There is no reason why you should ever work for free. After all, you’re a professional and your time is money, and you should always, always, always charge for your work!
But that doesn’t mean you won’t ever be asked to work for free. Sometimes you might even be tempted. It could look like a dream client and a good way to get your foot in the door. Or it could be a valuable existing client who keeps pushing for more, and you’re worried about losing a lucrative account.
In these cases, a simple “no” might feel a bit abrupt. You don’t want to burn bridges, after all. So how do you stop clients from expecting free work, without jeopardizing your relationship with them? Let’s have a look.
With New Clients: State Your Policy, But Also Your Value
You get an email from a prospective client. Your heart starts racing when you realize it’s dream work for a client you’re dying to work for. But the catch: They can’t pay you. Maybe they promise “exposure” or even hint this might be the start of more…
What do you do?
It helps to have a template response to requests to work for free (and to spend some time thinking about your own policy). You might, for example, decide you will do a certain amount of free work for not-for-profits as a give-back to your community.
But when a large commercial client asks you to work for free, it’s worth having a standard response that asserts your rates. This eBook from FreshBooks has some starting points (for this conversation and others).
But don’t leave it there. Explain the value of your work not just in terms of what it costs, but in terms of what it delivers for them. Here’s an example:
Thank you for reaching out! I would love to work with you on this project.
My policy is to do free work for not-for-profit organizations, but for businesses like yours, I always charge for my work. I’ve attached my rate card/estimate for your information.
What will you get in return? You can expect stellar [assets] that drive outstanding [results] for your business. Similar work I did for [clients X, Y, Z] yielded [quantified results].
With Existing Clients: Set Expectations from the Start
Early and often is the rule of thumb for managing your clients’ expectations. Think of it as training: On the first few projects you take on with a new client, be a tyrant about scope creepy requests.
This is where strong documentation can help. Set yourself up to make this easy by providing a clear estimate or proposal from the start of every new request or project. That way, when they ask for something more, it’s clear whether the item is covered in that scope of work.
Project estimates help you take the guesswork out of client relationships. They provide a breakdown of services, costs and project length. More importantly, they kickstart good practices and ensure everyone grasps the work involved.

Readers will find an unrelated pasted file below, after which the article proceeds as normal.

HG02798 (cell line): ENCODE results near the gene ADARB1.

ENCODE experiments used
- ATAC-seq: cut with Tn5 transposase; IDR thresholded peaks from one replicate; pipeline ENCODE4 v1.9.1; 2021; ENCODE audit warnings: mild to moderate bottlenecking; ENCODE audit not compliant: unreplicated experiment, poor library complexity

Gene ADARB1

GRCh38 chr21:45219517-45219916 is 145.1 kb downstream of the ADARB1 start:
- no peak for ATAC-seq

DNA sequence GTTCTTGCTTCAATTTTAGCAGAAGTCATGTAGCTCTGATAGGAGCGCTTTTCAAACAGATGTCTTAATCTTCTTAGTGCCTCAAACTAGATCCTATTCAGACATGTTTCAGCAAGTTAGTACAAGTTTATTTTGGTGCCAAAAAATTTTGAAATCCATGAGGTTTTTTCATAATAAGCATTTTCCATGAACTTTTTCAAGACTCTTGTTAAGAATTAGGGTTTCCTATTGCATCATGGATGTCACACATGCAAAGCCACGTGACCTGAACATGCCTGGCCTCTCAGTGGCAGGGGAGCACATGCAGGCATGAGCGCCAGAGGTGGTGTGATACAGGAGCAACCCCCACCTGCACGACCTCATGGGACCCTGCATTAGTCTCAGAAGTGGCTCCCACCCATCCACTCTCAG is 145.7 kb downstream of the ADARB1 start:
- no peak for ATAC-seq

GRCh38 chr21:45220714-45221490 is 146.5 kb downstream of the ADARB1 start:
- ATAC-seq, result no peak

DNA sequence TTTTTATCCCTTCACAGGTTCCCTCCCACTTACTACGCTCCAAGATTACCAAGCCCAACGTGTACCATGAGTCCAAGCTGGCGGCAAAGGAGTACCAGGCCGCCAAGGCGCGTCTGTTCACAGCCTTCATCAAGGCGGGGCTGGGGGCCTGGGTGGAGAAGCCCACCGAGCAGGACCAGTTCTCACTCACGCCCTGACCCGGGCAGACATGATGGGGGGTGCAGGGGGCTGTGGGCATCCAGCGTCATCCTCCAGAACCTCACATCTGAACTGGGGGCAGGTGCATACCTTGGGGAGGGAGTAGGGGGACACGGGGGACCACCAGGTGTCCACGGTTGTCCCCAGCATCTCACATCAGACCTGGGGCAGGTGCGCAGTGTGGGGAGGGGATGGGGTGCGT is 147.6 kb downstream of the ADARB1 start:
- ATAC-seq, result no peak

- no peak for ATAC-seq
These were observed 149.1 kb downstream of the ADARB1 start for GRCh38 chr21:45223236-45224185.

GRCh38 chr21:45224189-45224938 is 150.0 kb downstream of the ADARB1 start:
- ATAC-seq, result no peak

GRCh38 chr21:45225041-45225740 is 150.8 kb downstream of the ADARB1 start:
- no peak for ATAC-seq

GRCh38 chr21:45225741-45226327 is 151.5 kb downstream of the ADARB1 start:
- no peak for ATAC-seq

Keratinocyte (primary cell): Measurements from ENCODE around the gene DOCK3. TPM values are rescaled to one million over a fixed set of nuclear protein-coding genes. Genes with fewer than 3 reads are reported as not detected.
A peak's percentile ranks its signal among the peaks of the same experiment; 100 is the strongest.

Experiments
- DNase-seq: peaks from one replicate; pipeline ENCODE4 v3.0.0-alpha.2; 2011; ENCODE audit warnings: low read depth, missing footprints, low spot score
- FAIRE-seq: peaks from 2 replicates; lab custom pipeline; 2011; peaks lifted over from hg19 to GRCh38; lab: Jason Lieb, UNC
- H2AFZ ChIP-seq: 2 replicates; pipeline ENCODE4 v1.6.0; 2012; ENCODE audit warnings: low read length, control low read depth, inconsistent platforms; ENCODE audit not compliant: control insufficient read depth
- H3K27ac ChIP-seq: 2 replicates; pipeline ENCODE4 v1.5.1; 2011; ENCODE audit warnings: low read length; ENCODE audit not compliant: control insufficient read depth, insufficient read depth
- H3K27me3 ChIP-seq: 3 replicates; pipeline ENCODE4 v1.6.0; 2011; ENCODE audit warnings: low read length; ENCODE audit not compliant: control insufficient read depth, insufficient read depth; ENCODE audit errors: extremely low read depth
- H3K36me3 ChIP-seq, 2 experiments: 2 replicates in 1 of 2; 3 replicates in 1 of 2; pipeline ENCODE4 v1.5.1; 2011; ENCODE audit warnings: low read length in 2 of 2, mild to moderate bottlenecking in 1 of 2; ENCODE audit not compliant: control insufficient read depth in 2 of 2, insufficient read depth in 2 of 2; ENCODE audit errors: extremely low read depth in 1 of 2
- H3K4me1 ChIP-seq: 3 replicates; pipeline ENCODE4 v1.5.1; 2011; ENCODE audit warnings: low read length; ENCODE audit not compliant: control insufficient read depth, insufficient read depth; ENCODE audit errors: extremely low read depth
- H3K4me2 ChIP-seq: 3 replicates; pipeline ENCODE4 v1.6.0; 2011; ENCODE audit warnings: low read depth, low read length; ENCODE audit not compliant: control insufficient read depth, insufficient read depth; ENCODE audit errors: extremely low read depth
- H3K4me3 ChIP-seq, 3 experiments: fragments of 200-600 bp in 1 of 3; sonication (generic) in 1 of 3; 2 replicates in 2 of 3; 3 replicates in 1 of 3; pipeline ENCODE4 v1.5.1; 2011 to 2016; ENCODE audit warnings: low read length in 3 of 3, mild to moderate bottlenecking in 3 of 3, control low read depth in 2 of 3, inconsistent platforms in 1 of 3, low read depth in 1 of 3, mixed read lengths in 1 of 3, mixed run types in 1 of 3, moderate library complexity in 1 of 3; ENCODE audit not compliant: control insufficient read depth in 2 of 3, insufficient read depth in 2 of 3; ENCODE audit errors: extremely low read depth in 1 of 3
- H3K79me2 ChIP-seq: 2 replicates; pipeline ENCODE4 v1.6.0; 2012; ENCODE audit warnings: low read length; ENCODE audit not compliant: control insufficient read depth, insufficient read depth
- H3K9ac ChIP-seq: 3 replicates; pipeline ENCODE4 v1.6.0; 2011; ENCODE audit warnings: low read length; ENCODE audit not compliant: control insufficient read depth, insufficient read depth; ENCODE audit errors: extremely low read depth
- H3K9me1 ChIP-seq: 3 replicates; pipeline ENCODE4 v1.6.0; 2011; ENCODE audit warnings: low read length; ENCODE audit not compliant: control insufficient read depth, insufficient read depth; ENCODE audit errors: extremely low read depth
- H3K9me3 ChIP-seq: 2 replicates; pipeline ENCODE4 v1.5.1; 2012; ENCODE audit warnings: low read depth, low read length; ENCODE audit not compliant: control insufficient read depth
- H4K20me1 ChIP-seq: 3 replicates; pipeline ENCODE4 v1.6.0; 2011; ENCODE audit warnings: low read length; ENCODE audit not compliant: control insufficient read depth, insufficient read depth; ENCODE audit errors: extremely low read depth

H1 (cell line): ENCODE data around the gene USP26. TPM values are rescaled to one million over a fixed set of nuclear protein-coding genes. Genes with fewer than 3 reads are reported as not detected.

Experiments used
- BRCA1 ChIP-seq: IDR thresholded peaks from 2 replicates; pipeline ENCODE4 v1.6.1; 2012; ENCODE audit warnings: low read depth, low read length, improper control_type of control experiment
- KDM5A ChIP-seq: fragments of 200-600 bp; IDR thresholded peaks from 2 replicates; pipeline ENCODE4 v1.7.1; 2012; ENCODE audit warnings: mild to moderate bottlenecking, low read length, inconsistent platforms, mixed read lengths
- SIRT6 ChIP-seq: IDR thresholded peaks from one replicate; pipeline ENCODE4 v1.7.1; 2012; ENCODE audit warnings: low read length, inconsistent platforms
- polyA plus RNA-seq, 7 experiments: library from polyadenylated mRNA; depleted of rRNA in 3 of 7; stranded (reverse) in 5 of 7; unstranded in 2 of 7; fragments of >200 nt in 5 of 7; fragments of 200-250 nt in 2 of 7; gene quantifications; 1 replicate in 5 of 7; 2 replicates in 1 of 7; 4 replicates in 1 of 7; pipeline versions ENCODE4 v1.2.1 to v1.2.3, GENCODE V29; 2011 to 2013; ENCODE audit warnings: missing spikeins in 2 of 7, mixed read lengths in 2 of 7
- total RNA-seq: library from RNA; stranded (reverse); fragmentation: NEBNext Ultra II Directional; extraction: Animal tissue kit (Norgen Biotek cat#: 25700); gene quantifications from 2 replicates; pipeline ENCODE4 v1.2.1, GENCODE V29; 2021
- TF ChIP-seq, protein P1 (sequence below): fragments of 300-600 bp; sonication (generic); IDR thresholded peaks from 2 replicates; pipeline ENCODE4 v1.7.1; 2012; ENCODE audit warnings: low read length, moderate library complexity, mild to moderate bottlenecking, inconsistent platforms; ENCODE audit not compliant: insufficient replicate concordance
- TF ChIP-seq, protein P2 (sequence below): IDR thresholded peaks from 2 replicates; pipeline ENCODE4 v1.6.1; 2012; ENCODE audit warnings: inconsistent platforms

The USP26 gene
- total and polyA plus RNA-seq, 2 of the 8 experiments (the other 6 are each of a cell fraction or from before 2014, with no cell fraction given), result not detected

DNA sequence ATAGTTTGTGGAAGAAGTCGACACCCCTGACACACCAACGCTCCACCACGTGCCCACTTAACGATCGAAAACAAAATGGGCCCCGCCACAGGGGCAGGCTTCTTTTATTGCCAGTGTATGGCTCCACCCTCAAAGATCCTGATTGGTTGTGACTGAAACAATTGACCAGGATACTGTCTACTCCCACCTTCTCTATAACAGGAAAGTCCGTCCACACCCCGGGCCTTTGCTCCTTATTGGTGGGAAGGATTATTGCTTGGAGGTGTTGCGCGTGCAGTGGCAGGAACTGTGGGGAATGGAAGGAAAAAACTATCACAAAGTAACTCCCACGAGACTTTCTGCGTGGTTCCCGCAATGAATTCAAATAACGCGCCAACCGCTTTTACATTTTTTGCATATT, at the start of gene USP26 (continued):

Be diplomatic to preserve the relationship. Take a moment to explain the time and resources it would take to complete their request so they understand it in clear dollars and cents. This way they feel like they have a choice in the matter and can either agree to fork out or forgo the request.
Making Exceptions: Don’t Nickel and Dime a Good Relationship
While charging for work is important, it’s equally important to identify when offering a freebie might be advantageous.
You want to build lasting, positive client relationships. You don’t want your clients to think you’re someone who quibbles over every penny. So, be reasonable, maintain a long-term view, and be willing to let things slide. Consider that sometimes you stand to gain more in the long term from that interaction—that single freebie or favor—than you would from the initial monetary benefit.
One practical way to execute this and show your generous spirit in the name of building that relationship (but make it clear a charge would normally apply) is to add a discount to your invoice.
There’s nothing wrong with giving a loyal client a freebie. But it becomes problematic when the client starts expecting it. And, if you’re not careful you may find yourself doing massive amounts of “free” work with no money to show for your efforts.
Failure to correct this situation may lead to resentment. And that’s not fun. Thankfully, fixing the situation is easy, and you don’t have to burn bridges with the client. Just take charge and train them to stop expecting it.
Do you have clients who expect free work? How do you deal with it?
We hope you don’t need these, but if things get out of hand and you find yourself need to break up with a client, try these tips: